Essay - The Influence of World War II on British Poetry During...


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The Influence of World War II on British Poetry

During ***** War II, poetry became a vehicle of expression that was significant because the bombing ***** London left individuals feeling anxious, fearful, and without a voice. The definition of poetry and poets expanded throughout this time because ***** war made all men ***** in their own right. Those who could not take up arms took up their pens instead and those who witnessed war used poetry as an instrument of release. Poetry became an outlet that was not only accessible to every m***** but also essential in some cases because it provided a means of coping with the devastating effects of *****. Poetry was no longer an intellectual art; ***** war transformed ***** to an art ***** ***** by the common man, of the common man, ***** for the common *****.

The poetry of this era became a vehicle of expression ***** those th*****t ***** not ***** ***** arms and participate in the war. The poetry also serves as a voice of fear and ***** of the war and its consequences. The first l*****es of "London and Dresden" illustrate this intense emotion with the words, "********** bombed London during the blitz/As frightened people, cursing Fritz,/Tearfully listened ***** the ominous, exploding sound" (McAnear 1-3). In "Since My Older Bro*****rs Fought," the speaker recognizes his brother's sacrifice. We sense his appreciation when he says, "Since my older brothers fought/I can march without a gun/Or the fear of bullets over head!" (1-3). Here the poem becomes a voice of appreciation for those ***** fought so that others might taste freedom.

Poetry no doubt serves as an outlet for many. While poets wrote for those who could ***** fight or express themselves, they al***** wrote about their ***** experiences. In "Chavasse's Light H*****se," the speaker provides us with intimate details of his personal experience ***** the Recce Corps. He tells us, "Training with Mortars, Radio cars and carriers/We learnt to scout and run like harriers" (New*****n 9-10). With ***** *****, we become aware of ***** massive amount ***** travel that was involved with being a ***** soldier. The speaker recounts his experiences in North Africa, Egypt, ***** Italy. The poem concludes with the speaker saying:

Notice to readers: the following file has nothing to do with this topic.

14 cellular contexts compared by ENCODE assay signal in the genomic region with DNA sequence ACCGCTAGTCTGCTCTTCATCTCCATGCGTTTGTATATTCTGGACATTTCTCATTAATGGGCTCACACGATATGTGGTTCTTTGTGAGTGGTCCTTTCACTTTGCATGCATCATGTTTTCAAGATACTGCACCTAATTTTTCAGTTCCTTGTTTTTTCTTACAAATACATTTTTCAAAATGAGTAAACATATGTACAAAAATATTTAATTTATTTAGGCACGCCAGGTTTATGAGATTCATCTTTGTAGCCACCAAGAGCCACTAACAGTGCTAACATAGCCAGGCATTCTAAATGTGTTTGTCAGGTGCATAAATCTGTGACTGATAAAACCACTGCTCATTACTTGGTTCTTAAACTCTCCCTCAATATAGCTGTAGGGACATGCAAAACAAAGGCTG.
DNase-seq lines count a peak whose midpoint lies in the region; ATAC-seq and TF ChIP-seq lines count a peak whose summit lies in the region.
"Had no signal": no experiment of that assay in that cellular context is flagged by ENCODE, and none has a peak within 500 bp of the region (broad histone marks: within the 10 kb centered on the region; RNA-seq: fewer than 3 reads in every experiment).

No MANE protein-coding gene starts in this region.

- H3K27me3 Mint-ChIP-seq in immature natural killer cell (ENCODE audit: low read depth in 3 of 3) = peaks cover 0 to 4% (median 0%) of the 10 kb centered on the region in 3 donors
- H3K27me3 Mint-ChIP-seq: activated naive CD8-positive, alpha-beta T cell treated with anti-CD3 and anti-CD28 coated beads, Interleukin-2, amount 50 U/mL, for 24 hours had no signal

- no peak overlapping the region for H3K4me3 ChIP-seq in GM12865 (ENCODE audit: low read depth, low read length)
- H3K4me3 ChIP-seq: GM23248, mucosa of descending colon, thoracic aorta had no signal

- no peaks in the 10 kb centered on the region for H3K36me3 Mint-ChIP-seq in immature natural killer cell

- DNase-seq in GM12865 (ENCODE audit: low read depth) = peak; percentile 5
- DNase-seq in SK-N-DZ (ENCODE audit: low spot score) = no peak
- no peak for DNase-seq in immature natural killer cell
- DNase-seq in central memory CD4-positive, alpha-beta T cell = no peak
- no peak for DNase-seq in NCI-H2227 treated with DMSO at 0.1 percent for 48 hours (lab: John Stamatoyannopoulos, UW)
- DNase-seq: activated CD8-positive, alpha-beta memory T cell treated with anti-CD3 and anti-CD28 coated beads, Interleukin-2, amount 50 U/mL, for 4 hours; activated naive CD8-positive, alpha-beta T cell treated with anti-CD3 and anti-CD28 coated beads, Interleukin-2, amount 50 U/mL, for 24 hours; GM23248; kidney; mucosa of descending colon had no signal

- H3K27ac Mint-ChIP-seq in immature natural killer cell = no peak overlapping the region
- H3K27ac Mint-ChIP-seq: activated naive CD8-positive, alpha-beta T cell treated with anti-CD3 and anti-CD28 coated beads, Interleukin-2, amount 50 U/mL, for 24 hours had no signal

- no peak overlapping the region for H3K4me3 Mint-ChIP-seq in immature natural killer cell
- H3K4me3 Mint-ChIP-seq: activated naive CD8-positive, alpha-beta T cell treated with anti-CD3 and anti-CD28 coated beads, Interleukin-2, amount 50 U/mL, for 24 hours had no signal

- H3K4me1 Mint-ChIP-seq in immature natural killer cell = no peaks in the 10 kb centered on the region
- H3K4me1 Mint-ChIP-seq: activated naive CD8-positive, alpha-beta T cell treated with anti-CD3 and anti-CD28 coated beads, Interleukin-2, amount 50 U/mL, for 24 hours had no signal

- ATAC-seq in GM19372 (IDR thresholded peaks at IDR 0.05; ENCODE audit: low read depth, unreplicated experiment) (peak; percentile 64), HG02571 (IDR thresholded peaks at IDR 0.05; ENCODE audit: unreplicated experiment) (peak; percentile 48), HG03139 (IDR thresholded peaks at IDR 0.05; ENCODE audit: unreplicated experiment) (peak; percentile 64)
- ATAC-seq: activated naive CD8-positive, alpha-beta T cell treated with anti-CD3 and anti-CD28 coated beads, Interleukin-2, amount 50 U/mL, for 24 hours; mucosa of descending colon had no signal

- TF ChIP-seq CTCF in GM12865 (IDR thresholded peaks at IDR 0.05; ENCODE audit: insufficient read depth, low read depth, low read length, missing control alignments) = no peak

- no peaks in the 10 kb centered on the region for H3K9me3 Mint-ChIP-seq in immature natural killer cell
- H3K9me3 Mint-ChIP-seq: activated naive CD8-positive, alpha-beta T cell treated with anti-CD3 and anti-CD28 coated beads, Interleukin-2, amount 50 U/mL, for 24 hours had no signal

So let us not ********** those men

Whom we would never see again

Troopers, NCO's and Officers too

Who are now memories to me and you. (78-81)

***** ***** see how the speaker is esteeming those who fought ***** urging ***** to do the same.

***** Robert Tee's *****, "That Something," the ***** takes the opportunity to revere soldiers ***** fought in the war. He tells us that they have a cert*****in something that we ***** never have. That something, he notes, is "born midst shot and s*****ll,/develops ***** grows in times of bloody hell" (Tee 15-6). *****re ***** see the poet speaking for the soldiers. He ***** ***** anguish that war brings and acknowledges how soldiers bear so much more than civilians can ever imagine. He writes:

This

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